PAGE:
Some of the highly-touted, state-sponsored Taste NY stores are largely a losing proposition for New York State in pure dollar and cents terms.

Sixty-six Taste NY stores operate across New York, marketing products made in the state. As a promotional opportunity, some praise the concept. But, when viewed as a retail play, some of the stores clearly are losers.

At two of the state's largest stores, losses — backed by state funds — total more than $1 million since opening. But that matters little to those whose products are featured at the state stores.

For John Alfano and his wife, Dawn, operators of Jada Hill Farm in Deposit, the attractive state-sponsored outlets allowed the two to introduce their goat milk moisturizer and associated products to a wider audience, producing a new revenue stream for the small business.

"It's the best thing that happened in a long time for the small farmer," said Alfano, who sells at least two dozen products through the local Taste NY stores, including creams, soaps, and lip balms. By his estimation, Taste NY accounts for as much as 30 percent of his total volume — money he plows back into the community with big-ticket item purchases such as a new tractor.

State Department of Agriculture and Markets representatives are equally enthusiastic about the program.

"Taste NY invested $3.4 million in 2017, which had a resulting impact of more than $16 million in revenue for the farms, food and beverage producers that the program strives to market and promote," said Jola Szubielski, chief spokeswoman for the state agency.

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"That is a direct impact, helping them to reach more customers, grow their business, increase online sales and so on," she continued. "Many of Taste NY’s food and beverage businesses also support our farmers by using New York grown and produced ingredients in their products, and of course the impact on growing the tourism is a critical factor here as well."

Yet, that promotional assistance for Alfano and others comes at a cost to New York taxpayers.

Just how much still cannot be determined because a collective accounting of the entire operation remains unavailable and some of the costs remain hidden in the budgets of other state agencies.

elease of profit and loss statements recently from four of the 66 Taste NY stores, however, gives a small hint of the larger operation.

At the Southern Tier Gateway alone, combined losses at the Taste NY store from May 2015 through April 2018 were $632,000, and that accounting does not include the cost of building the site, an item included in the budgets of other state agencies. Sales over the three-year period were $655,000 at the outlet on the northbound side of I-81 in Kirkwood.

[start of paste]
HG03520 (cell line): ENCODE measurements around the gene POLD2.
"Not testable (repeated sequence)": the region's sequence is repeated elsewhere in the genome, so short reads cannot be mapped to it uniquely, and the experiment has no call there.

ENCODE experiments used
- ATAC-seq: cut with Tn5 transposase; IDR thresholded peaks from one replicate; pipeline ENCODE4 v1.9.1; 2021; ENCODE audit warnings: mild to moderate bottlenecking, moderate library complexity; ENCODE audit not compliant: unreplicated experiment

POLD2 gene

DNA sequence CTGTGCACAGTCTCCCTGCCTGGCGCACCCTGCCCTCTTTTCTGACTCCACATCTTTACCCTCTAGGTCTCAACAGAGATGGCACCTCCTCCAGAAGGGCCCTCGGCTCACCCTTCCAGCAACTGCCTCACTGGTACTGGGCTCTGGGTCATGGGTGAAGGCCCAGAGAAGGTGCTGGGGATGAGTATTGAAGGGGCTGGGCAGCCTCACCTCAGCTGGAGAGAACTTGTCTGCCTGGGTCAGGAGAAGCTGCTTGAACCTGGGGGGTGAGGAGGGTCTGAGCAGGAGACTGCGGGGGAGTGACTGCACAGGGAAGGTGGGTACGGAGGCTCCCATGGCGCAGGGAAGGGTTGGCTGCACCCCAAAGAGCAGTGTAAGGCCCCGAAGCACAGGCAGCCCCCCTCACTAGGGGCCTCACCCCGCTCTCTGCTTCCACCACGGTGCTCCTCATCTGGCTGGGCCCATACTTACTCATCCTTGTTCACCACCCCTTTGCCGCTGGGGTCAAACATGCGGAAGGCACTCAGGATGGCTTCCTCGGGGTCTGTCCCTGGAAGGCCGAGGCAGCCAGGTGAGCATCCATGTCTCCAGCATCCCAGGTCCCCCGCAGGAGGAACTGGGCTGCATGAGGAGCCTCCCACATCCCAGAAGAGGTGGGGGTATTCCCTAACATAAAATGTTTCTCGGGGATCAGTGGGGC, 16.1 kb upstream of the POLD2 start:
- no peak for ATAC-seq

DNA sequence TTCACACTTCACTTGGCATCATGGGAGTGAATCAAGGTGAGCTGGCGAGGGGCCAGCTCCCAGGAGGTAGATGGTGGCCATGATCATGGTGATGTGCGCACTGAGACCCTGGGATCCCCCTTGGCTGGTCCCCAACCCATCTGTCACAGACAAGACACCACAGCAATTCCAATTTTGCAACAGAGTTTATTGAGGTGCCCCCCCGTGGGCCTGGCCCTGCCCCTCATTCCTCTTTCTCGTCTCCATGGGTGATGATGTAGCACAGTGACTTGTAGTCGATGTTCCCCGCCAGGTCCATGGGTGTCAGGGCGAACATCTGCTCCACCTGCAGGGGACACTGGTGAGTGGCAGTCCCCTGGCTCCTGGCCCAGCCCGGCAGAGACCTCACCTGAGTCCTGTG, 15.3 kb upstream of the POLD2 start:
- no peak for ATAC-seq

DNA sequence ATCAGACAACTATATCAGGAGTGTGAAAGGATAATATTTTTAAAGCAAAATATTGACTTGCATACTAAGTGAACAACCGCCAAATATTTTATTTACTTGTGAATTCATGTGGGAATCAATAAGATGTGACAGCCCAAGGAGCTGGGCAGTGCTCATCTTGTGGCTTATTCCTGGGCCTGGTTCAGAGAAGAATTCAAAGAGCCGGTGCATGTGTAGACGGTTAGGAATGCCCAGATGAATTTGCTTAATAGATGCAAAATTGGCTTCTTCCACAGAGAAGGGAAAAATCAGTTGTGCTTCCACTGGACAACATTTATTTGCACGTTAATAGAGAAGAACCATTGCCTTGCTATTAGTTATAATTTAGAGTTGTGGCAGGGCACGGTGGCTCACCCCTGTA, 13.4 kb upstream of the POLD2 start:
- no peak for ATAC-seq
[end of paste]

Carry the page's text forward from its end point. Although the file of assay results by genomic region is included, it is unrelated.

On Long Island, at the $20-million storefront in Dix Hills, losses were $410,000 from October 2016 to December 2017, based on the accounting released by the state. Sales for the 15 months were $905,000.

Under the Freedom of Information Law, the Press & Sun-Bulletin requested a collective accounting for the entire Taste NY operation and income statements for every one of the 66 outlets, common accounting records maintained by retailers.

The initial FOIL inquiry about Taste NY accounting was sent to state Department of Agriculture and Markets in mid-February. Producing those limited accounting records took more than nine months, and came after the Press & Sun-Bulletin published a story about the lack of transparency on the accounting records and after Commissioner Richard Ball was confronted about the delay during an appearance in the Town of Dickinson.

A marked lack of uniformity exists in the accounting records recently provided to the Press & Sun-Bulletin.

"Profit and loss statements that are bring provided were prepared by each individual store and therefore may not have a consistent format," wrote Agriculture and Markets Senior Attorney Tara Wells in her FOIL response.

Lacking common accounting records makes it difficult for the state to compare performance among the various outlets. Because of this, this limits the ability to determine which outlets are laggards and which are stars.

Without those records, it is almost impossible to tell which stores are producing an acceptable return on investment, or compare category ratios to determine if stores deviate from the averages and why.

Records for the Todd Hill store on the Taconic Parkway in Dutchess County show the store broke even in 2016 on operations, with revenues of $1.3 million. In 2017, the store showed a $38,000 surplus on revenues of $1.6 million.

The Office of the New York State Comptroller, which conducts regular audits of state agencies and municipalities, said no review of the Taste NY operation has been performed since the program launched in 2013.

Stores are dotted across the New York landscape, and even extend to San Juan, Puerto Rico.

New York calls Taste NY "the officiial eat local, drink local program" that is designed to highlight "the quality, diversity, and economic impact of food and beverages grown, produced, or processed in New York State."